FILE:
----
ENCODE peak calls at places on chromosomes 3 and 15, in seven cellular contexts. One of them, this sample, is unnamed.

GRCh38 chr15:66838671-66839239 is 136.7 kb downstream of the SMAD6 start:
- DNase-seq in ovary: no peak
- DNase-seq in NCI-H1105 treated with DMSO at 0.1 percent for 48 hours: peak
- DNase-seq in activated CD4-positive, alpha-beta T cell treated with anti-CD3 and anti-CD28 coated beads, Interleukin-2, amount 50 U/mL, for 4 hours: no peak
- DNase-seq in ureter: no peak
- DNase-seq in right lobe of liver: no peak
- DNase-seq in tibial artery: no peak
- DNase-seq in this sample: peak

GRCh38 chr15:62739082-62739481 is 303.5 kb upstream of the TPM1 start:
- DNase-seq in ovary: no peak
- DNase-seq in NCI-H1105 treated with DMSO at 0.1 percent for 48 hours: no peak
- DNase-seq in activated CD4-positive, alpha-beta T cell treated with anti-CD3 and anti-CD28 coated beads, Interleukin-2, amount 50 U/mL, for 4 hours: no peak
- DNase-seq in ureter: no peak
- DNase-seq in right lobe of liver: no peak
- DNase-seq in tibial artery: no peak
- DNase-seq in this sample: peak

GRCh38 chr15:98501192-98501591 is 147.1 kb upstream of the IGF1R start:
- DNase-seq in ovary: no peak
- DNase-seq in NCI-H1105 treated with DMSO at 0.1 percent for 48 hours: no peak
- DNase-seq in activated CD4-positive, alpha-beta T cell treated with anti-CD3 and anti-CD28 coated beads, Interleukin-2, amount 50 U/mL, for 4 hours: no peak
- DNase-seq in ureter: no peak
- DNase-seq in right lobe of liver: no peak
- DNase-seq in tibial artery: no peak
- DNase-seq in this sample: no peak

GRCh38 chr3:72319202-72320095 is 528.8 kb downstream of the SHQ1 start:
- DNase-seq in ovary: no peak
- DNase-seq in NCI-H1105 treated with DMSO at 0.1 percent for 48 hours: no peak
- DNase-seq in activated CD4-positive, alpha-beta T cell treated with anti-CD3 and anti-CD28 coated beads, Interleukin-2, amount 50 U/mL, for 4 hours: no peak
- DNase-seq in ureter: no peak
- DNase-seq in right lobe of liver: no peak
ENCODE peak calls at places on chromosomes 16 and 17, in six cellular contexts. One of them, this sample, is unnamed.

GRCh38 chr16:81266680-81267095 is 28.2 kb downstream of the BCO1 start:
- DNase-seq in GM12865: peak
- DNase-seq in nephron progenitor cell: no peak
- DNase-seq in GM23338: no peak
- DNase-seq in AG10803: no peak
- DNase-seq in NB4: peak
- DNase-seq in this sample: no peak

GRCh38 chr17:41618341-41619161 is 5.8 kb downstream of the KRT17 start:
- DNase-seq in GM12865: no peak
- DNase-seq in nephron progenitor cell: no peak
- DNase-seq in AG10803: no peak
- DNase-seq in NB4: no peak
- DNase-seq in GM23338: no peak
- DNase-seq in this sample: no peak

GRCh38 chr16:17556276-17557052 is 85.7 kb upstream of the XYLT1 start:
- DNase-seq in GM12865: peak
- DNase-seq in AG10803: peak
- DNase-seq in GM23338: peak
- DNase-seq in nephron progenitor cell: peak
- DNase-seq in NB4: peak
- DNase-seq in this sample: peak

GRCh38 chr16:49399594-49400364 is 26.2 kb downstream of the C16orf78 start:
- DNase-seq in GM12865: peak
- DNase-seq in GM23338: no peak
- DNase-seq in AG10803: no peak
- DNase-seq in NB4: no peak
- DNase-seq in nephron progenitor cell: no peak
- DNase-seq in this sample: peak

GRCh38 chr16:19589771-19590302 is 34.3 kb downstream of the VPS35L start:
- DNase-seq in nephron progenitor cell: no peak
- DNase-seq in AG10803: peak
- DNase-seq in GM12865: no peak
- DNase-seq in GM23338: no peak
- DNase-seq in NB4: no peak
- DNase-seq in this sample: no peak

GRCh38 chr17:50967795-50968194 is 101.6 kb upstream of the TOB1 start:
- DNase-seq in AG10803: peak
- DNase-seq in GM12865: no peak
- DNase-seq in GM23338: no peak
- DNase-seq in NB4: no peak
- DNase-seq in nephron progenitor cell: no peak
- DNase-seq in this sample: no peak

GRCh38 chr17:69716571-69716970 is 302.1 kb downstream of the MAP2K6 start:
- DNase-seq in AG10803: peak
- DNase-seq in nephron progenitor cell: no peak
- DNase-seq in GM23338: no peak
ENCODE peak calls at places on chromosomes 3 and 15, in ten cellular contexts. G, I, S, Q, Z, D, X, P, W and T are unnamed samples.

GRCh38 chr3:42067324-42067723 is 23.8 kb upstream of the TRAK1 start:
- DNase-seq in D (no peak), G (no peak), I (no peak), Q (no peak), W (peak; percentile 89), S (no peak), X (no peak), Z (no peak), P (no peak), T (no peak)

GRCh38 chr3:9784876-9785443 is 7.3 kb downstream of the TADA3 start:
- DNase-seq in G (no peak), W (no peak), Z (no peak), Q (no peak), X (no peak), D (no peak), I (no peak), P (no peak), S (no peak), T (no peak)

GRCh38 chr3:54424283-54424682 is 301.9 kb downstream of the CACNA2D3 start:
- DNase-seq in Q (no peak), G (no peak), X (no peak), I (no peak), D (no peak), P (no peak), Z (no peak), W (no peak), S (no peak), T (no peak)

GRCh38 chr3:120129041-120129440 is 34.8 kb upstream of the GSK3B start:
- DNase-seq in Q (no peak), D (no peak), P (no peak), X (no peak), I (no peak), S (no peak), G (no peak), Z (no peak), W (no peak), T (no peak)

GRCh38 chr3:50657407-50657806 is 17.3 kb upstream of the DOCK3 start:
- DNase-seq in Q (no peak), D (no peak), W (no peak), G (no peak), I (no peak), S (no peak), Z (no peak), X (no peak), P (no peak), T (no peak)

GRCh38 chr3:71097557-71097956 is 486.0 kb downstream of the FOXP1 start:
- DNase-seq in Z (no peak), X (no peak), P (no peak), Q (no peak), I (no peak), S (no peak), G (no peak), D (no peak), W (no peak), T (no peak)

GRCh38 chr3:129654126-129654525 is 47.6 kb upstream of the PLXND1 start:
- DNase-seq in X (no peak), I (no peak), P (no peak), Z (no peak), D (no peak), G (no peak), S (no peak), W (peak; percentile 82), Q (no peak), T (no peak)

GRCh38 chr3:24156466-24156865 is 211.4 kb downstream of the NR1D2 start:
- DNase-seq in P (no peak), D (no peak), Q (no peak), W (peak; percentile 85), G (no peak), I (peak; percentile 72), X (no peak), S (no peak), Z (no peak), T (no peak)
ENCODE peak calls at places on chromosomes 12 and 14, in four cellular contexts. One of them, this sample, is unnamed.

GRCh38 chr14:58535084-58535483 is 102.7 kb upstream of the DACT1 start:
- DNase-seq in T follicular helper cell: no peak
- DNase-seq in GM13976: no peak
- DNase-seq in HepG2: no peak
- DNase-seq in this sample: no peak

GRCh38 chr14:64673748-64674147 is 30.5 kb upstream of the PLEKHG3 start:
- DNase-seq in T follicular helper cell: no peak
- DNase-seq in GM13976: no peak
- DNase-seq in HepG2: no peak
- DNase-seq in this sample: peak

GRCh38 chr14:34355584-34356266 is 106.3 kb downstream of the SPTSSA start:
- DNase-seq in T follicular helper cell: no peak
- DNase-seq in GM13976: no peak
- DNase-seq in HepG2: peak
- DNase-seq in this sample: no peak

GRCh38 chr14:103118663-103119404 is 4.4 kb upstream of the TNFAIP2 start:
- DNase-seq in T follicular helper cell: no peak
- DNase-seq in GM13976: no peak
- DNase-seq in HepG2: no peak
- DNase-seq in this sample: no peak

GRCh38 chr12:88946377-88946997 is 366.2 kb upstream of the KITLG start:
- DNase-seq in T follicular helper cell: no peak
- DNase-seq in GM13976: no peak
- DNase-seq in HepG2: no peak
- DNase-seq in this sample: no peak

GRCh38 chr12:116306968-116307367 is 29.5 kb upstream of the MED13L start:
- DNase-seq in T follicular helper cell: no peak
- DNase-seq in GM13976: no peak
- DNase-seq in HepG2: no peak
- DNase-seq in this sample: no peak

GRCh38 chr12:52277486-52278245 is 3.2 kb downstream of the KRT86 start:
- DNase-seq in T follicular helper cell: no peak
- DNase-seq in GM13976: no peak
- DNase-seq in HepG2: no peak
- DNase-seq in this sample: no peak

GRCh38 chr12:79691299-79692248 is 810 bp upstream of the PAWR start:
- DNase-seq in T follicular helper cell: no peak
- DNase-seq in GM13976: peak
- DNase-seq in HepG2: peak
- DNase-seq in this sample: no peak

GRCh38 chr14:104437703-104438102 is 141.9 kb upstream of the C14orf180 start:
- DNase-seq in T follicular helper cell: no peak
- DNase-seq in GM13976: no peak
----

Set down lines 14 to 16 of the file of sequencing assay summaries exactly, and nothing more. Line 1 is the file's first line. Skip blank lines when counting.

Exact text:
- DNase-seq in ureter: no peak
- DNase-seq in right lobe of liver: no peak
- DNase-seq in tibial artery: no peak